Top US companies are deeper in debt even as cash piles grow - FT.com
The biggest US companies have added significantly to their debts over the past three years, at the same time as corporate cash piles have increased, according to Standard & Poor's, the rating agency.
The figures show how US companies have been able to raise money to pay for capital investment, dividends and share buybacks, even when they have not been spending their cash holdings.
S&P argues that the increase in borrowing will be manageable if interest rates rise gently as expected, but could make companies vulnerable if rates increase unexpectedly sharply.
Record cash piles on corporate balance sheets, often held offshore because of the tax penalty under US law for repatriating foreign earnings, have attracted attention, fuelling complaints about US companies leaving cash "sitting on the sidelines", but tell only half the story.
The total cash holdings of the 1,100 companies rated by S&P for five years or longer rose $204bn to $1.23tn during 2010-13, according to the agency's data.
Over the same period, however, their gross debts grew more than three times as much, rising $748bn to $4tn, with the result that their net debts rose 24 per cent to $2.78tn.
One factor behind the increase in gross debt is what S&P describes as "synthetic cash repatriation". US companies with overseas cash have been choosing not to pay the tax that would be charged if they brought the money into the country and instead have borrowed to fund distributions to shareholders or capital spending.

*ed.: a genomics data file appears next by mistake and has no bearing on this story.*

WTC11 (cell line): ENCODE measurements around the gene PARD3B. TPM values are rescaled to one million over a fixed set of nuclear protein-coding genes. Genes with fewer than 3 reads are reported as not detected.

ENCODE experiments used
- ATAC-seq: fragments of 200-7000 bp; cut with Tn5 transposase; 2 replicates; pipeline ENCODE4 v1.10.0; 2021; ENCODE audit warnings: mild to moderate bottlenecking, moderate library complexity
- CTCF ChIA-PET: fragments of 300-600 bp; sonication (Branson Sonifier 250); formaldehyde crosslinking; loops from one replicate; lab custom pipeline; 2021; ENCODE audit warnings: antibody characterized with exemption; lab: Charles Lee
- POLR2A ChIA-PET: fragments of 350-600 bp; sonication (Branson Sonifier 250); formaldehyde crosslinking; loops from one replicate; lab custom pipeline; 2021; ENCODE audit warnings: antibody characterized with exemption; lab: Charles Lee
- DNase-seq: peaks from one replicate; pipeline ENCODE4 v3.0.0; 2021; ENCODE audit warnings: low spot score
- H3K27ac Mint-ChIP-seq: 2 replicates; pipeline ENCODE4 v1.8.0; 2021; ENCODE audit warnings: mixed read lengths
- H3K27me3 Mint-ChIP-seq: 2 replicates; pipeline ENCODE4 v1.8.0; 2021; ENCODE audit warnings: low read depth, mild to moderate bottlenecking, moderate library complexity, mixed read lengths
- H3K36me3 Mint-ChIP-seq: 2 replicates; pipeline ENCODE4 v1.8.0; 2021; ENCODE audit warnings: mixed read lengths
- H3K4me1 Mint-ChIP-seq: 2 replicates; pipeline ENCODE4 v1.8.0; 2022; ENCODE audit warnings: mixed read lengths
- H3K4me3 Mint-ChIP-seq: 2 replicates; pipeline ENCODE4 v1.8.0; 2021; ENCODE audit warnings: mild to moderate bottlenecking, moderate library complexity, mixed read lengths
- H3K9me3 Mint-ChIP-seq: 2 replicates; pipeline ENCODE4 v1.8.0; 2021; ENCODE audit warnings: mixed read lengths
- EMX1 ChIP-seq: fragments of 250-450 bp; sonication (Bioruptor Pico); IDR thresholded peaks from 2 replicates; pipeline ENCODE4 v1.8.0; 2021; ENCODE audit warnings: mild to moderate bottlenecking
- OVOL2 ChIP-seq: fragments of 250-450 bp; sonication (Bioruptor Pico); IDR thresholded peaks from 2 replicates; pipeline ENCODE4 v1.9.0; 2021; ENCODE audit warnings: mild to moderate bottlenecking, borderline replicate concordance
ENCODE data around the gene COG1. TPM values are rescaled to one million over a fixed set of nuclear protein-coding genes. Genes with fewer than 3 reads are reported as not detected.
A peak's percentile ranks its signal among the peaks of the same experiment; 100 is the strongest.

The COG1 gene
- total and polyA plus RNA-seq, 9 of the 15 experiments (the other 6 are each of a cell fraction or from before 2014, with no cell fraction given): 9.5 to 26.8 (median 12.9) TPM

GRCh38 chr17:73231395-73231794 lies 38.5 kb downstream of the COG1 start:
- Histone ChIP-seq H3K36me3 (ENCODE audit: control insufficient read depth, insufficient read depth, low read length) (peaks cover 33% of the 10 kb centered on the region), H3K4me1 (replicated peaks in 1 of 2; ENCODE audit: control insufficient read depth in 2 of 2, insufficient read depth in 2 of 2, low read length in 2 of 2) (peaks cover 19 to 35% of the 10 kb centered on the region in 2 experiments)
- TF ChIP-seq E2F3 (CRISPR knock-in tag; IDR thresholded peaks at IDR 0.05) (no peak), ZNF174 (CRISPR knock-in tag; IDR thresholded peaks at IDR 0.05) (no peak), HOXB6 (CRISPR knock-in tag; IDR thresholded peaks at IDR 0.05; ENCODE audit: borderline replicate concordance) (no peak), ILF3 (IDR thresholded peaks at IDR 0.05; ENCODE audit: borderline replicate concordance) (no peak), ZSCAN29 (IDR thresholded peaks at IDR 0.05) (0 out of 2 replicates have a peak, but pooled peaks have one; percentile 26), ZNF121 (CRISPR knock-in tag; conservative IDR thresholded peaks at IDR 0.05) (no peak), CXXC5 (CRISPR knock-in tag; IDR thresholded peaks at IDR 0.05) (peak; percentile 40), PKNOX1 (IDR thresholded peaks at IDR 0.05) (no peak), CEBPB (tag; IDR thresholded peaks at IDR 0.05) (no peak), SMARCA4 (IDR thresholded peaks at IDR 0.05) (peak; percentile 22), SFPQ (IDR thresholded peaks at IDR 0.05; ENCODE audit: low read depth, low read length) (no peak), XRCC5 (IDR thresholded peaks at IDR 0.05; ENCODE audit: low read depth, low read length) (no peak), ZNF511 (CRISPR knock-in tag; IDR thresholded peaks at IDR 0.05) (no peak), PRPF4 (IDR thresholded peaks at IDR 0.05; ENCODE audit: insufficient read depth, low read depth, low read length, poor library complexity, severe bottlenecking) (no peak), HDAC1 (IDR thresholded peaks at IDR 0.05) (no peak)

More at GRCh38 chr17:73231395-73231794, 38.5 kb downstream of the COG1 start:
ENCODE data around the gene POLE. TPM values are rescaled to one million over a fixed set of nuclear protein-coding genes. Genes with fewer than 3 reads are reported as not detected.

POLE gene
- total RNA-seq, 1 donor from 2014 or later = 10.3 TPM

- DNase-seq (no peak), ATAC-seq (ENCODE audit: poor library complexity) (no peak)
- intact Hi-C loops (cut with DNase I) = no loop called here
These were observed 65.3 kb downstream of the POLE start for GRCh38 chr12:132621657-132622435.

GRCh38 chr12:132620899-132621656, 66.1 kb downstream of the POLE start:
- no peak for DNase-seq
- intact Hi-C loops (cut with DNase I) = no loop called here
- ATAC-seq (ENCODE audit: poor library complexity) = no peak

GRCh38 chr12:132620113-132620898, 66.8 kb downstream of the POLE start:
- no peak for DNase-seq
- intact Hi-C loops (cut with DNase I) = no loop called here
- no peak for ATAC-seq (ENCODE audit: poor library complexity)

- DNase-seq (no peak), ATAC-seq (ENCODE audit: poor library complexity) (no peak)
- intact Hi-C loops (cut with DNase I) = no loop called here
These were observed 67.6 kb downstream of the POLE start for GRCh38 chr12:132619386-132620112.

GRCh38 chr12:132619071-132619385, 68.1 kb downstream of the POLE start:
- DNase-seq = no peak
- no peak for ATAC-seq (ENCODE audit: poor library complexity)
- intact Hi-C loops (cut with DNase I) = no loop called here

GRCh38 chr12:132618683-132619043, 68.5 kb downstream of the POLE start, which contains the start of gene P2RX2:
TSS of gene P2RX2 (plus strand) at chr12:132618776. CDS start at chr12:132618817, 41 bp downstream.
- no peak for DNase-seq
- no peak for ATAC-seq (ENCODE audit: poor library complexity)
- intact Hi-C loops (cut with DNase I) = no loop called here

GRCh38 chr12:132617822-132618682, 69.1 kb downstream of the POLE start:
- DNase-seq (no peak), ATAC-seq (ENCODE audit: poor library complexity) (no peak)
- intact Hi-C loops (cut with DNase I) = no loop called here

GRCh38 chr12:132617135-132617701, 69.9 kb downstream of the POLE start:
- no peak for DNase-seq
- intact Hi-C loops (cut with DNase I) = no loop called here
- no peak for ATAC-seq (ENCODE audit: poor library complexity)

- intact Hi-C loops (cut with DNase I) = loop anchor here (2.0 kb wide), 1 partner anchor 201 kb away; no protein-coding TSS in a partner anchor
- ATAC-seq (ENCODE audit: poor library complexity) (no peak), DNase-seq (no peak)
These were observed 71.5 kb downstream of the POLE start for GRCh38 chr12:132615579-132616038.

Without access to this debt, shareholders could not have enjoyed the returns in share buybacks and dividends that they have had in the past couple of years
- Andrew Chang, S&P
US corporate cash holdings are concentrated in relatively few large companies, with the top 25 holders accounting for 43 per cent of the total.
Among the top 15 companies that disclose where their cash is held, all the $45bn increase in aggregate cash last year was held overseas and was matched by a $45bn increase in debt issuance.
Andrew Chang, an analyst at S&P, said: "Without access to this debt, shareholders could not have enjoyed the returns in share buybacks and dividends that they have had in the past couple of years."
The highest-profile example has been Apple, which announced a year ago that it planned to return an extra $55bn to shareholders over three years in buybacks and dividends, funded by increased borrowings, and has faced calls from Carl Icahn, the activist investor, to do more.
Other companies have also made similar moves, including Cisco, which has kept its domestic cash holdings roughly flat over the past eight years but increased its overseas cash holdings and its debts.
Mr Chang said: "As long as the credit market remains open, and interest rates remain reasonable, companies will continue to issue debt in lieu of bringing cash back into the country."
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